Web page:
The ripening and harvest seasons were very cool, the first of the previous four in which Cabernet Sauvignon was not harvested in August. Thomas expected to pick with good concentration, with no pressure to push vines too far into the season. He said quality was terrific for the Pinot Noir, Chardonnay and Sauvignon Blanc, and that he expected nothing less from the Bordeaux varieties, with Cabernet Sauvignon more lush than 2014, less austere than 2015.

Solterra Strategies forwarded comments from clients in Paso Robles. The view from Paso Robles was peaceful. Tom Meyers at 70,000-case Castoro Cellars called the harvest reminiscent of the past several, but with better yields. Meyers said, though, that his team was battling high sugars in both red and white varieties, compensated by rich, ripe flavors and great colors in reds.

Assistant winemaker Sherrie Holzer commented that white wines are very aromatic with tropical fruit, rich and full in the middle but crisp at the finish.

Also in Paso Robles, Eric Ogorsolka at 3,000-case Zenaida said quality looked good. He said sugars were elevated early on, but eventually grapes were well balanced and mature. Joe Barton at 4,000-case Grey Wolf Cellars found high ripeness and concentration, with average to low yields, depending on variety. “It has been a short harvest, (but) we’re getting a chance for some nice hang time if the canopies hold up. Tannins took awhile to develop, so the later heat spikes drove sugars higher at harvest time. The waiting game was tricky this year. Crews got tight because everything started coming off at the same time. “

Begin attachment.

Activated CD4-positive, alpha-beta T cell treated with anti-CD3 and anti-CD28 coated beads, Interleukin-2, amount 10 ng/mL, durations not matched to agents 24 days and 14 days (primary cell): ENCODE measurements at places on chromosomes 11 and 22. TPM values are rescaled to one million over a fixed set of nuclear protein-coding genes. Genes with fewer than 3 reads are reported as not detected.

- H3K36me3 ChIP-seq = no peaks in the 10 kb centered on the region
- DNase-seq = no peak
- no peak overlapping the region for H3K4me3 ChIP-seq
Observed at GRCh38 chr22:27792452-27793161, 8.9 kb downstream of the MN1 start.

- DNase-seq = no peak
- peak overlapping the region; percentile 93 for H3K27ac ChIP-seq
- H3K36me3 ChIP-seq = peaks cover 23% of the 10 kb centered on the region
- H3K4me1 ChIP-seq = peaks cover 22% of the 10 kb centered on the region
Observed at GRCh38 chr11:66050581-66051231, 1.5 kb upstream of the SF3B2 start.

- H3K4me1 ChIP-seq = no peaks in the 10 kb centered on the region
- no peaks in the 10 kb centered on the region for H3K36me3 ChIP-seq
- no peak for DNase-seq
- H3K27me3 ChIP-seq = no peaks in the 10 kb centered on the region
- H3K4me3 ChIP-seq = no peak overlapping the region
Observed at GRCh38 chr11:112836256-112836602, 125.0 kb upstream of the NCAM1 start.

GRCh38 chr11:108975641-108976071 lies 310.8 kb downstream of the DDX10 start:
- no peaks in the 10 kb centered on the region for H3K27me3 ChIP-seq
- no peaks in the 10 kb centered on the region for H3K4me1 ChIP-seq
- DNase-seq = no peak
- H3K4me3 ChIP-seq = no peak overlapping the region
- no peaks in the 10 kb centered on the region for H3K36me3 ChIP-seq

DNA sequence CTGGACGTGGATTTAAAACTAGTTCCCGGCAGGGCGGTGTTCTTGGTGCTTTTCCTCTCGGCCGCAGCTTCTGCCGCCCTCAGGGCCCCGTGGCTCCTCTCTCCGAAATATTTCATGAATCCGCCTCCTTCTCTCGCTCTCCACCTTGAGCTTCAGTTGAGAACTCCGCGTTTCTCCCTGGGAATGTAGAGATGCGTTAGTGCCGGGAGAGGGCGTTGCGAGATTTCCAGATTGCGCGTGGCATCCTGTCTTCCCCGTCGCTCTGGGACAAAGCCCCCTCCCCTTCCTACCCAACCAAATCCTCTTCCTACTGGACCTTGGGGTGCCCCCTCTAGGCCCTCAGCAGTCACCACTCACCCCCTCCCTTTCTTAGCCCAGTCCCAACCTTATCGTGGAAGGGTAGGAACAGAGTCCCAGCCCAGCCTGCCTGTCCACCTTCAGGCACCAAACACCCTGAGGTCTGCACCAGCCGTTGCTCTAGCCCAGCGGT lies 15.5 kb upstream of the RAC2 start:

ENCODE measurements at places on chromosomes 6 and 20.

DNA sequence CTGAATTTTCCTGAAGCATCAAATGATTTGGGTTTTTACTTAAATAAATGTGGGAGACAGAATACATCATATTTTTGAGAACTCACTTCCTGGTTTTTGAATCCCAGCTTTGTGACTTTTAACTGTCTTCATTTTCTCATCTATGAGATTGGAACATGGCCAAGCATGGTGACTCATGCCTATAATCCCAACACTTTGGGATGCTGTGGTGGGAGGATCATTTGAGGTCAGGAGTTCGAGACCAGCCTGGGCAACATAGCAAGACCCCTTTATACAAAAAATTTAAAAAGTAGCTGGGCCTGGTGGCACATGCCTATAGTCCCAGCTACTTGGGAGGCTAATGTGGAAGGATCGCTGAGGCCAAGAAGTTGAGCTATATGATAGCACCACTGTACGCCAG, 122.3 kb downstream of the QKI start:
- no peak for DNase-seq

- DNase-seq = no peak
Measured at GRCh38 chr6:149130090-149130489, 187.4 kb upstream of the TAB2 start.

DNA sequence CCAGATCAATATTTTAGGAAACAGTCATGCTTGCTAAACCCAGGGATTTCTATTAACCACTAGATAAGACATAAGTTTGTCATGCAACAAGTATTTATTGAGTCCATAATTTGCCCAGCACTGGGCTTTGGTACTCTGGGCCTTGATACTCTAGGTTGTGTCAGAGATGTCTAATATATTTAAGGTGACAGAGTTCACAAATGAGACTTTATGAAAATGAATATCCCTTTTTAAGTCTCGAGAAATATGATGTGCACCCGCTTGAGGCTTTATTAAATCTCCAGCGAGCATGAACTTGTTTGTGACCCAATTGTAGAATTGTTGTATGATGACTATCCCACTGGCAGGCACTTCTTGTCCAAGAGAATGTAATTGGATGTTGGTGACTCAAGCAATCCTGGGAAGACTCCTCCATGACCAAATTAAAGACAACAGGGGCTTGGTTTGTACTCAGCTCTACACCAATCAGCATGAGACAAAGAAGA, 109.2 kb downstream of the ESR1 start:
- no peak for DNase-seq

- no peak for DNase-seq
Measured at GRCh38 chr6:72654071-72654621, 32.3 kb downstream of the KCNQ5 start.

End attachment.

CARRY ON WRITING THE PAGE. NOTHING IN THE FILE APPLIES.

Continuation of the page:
With tonnage about double from 2015, Kevin Jussila at 2,500-case Kukkula Winery in Paso Robles said harvest was complete Sept. 25, save less than a ton of Mourvedre, but refrained from predicting quality yet. Alta Colina Winery (2,000 cases) brought in its last fruit Oct. 1, closing the door on another early harvest with excellent quantity (averaging 3.4 tons per acre vs. 2.9 tons per acre during the past three years), and the second largest harvest in a 12-year history.

At 18,000-case Halter Ranch Vineyard & Winery in Paso Robles, Kevin Sass said Cabernet Sauvignon, Petit Verdot and a bit of Grenache Blanc were the only varieties left to pick, calling them “the usual suspects for October.” He reported record phenolic levels in 2016 wines so far, with higher than usual tannins. Sass was grateful for steady warm, rain-free weather for shaping up a perfect ripening fall.

Although rain may arrive this weekend, the sources agreed that the moderate season has been perfect for producing ripe fruit without too much desiccation.

Amazing pace in Napa
The Napa Valley Grapegrowers (NVG) hosted a well-organized, concise online video press conference Oct. 13. Moderated by Sunset Magazine editor Sara Schneider, the panel included Opus One winemaker Michael Silacci, Caleb Mosley, Michael Wolf Vineyard Services senior viticulturist, and Brittany Pederson, viticulturist at Silverado Farming Co. All are board or committee members at NVG.